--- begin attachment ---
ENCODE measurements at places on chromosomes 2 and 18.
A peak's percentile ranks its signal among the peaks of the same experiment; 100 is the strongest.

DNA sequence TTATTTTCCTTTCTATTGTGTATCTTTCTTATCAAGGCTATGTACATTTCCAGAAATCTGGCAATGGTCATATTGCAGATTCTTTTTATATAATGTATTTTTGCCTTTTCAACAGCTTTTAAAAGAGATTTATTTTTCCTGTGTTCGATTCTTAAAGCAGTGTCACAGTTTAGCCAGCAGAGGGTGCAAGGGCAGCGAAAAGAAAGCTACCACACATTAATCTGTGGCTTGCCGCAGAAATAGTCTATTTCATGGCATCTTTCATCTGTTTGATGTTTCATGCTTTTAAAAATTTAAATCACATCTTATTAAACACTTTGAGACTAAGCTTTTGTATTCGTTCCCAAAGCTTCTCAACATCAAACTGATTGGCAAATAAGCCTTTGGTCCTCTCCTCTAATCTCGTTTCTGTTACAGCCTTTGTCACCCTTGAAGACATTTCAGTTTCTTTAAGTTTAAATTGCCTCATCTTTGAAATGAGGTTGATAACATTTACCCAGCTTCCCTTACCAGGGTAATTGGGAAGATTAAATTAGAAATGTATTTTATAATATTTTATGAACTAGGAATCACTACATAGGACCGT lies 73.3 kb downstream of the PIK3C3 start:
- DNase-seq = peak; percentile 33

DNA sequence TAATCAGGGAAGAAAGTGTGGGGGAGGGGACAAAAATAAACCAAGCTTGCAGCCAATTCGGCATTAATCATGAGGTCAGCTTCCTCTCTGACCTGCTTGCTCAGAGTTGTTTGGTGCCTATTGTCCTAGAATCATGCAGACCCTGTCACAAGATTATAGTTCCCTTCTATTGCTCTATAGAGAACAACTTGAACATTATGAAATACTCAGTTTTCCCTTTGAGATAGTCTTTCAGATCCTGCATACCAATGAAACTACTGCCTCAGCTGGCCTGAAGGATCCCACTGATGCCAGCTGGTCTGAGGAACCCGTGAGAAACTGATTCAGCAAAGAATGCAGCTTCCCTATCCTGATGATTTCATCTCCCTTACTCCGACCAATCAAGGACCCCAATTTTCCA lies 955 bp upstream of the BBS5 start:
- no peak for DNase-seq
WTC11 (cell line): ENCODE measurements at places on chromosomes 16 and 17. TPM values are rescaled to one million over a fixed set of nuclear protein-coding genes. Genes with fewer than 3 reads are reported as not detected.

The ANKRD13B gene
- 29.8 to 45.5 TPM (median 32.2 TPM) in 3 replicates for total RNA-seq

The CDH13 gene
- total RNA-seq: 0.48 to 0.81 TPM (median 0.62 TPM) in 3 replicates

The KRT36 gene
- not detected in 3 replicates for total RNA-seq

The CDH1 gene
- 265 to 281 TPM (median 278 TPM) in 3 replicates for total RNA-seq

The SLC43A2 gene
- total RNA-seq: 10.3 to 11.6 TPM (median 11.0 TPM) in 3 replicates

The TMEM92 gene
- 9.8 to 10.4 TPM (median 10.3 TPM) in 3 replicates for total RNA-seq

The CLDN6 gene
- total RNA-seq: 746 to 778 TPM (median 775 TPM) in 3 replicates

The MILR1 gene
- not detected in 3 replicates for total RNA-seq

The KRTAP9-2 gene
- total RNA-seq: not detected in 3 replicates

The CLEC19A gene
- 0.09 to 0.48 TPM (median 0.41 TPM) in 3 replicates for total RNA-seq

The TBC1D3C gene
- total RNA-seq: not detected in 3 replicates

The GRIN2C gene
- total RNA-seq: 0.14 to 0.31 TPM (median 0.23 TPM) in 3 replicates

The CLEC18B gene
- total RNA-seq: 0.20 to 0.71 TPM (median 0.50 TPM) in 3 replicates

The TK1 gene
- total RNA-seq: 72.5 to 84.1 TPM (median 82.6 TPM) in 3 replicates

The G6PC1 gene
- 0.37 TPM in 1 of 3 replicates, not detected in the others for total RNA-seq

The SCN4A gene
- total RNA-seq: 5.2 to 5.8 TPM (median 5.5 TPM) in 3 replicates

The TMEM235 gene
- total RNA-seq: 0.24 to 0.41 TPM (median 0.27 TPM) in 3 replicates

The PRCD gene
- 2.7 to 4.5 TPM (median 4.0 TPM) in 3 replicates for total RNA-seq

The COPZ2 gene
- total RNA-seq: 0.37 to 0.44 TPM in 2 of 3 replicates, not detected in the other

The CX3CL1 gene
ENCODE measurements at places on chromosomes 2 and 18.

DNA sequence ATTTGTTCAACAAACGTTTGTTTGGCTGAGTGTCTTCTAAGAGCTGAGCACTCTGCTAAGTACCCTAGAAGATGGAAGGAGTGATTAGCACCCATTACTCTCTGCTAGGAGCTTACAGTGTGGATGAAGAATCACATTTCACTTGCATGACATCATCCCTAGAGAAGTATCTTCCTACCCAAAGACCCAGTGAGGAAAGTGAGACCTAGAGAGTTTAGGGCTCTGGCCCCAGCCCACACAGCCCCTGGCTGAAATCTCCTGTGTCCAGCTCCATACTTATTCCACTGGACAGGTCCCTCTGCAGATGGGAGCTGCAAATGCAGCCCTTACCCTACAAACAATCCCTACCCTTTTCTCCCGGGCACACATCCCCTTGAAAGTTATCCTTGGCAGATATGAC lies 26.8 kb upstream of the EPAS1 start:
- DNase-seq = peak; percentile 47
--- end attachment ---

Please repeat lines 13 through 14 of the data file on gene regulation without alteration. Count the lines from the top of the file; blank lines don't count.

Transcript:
- not detected in 3 replicates for total RNA-seq

The CDH1 gene